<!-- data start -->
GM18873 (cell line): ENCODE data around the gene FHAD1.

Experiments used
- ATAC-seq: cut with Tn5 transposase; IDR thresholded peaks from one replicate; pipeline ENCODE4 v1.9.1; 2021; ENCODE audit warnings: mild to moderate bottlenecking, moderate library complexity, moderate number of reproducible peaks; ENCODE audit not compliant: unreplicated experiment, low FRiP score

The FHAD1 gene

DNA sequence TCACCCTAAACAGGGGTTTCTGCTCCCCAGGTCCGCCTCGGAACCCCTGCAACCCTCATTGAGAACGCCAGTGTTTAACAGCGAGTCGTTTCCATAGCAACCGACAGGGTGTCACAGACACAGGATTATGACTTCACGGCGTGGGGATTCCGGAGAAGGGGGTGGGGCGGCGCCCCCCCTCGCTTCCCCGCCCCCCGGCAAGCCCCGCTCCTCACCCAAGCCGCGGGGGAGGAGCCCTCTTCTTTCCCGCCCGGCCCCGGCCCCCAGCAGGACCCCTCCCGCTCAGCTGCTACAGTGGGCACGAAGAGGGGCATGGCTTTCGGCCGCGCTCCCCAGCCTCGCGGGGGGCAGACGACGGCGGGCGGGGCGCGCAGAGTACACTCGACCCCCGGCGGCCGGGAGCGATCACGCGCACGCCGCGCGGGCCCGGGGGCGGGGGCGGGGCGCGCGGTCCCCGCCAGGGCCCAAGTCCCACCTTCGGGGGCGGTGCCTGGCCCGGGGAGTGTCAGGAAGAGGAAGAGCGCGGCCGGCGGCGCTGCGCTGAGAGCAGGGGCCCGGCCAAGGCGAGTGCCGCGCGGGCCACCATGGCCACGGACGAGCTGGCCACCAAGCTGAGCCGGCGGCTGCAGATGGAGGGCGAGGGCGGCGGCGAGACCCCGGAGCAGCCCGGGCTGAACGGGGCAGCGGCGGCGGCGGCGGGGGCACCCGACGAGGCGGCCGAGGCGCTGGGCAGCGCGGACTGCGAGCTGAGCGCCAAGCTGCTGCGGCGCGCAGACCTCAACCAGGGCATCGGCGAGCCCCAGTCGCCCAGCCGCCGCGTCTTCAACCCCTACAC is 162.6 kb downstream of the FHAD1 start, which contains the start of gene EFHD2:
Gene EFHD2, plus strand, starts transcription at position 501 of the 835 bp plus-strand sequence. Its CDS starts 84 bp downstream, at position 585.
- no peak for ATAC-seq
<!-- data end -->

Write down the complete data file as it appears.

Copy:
GM18873 (cell line): ENCODE data around the gene FHAD1.

Experiments used
- ATAC-seq: cut with Tn5 transposase; IDR thresholded peaks from one replicate; pipeline ENCODE4 v1.9.1; 2021; ENCODE audit warnings: mild to moderate bottlenecking, moderate library complexity, moderate number of reproducible peaks; ENCODE audit not compliant: unreplicated experiment, low FRiP score

The FHAD1 gene

DNA sequence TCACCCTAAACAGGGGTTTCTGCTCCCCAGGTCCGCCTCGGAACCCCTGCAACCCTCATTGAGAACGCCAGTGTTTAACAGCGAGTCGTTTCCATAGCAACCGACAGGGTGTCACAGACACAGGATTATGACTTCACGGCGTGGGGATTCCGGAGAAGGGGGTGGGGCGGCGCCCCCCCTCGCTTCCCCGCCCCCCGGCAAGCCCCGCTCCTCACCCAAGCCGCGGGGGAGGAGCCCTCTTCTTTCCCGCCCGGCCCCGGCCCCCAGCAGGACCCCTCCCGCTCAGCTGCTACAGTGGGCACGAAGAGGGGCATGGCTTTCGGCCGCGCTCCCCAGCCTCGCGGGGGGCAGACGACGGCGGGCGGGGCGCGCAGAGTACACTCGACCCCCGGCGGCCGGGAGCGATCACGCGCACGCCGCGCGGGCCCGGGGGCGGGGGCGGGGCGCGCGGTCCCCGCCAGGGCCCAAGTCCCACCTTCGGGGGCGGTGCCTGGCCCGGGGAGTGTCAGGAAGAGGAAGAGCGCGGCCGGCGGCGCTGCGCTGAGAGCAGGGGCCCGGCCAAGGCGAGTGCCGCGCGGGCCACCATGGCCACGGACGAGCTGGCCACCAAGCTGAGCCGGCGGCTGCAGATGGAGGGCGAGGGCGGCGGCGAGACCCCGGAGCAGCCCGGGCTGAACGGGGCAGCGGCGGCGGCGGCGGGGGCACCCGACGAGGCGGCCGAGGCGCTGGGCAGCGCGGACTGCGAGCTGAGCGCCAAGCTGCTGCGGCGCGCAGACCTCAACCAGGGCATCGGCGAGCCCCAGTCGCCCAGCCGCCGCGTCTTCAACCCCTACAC is 162.6 kb downstream of the FHAD1 start, which contains the start of gene EFHD2:
Gene EFHD2, plus strand, starts transcription at position 501 of the 835 bp plus-strand sequence. Its CDS starts 84 bp downstream, at position 585.
- no peak for ATAC-seq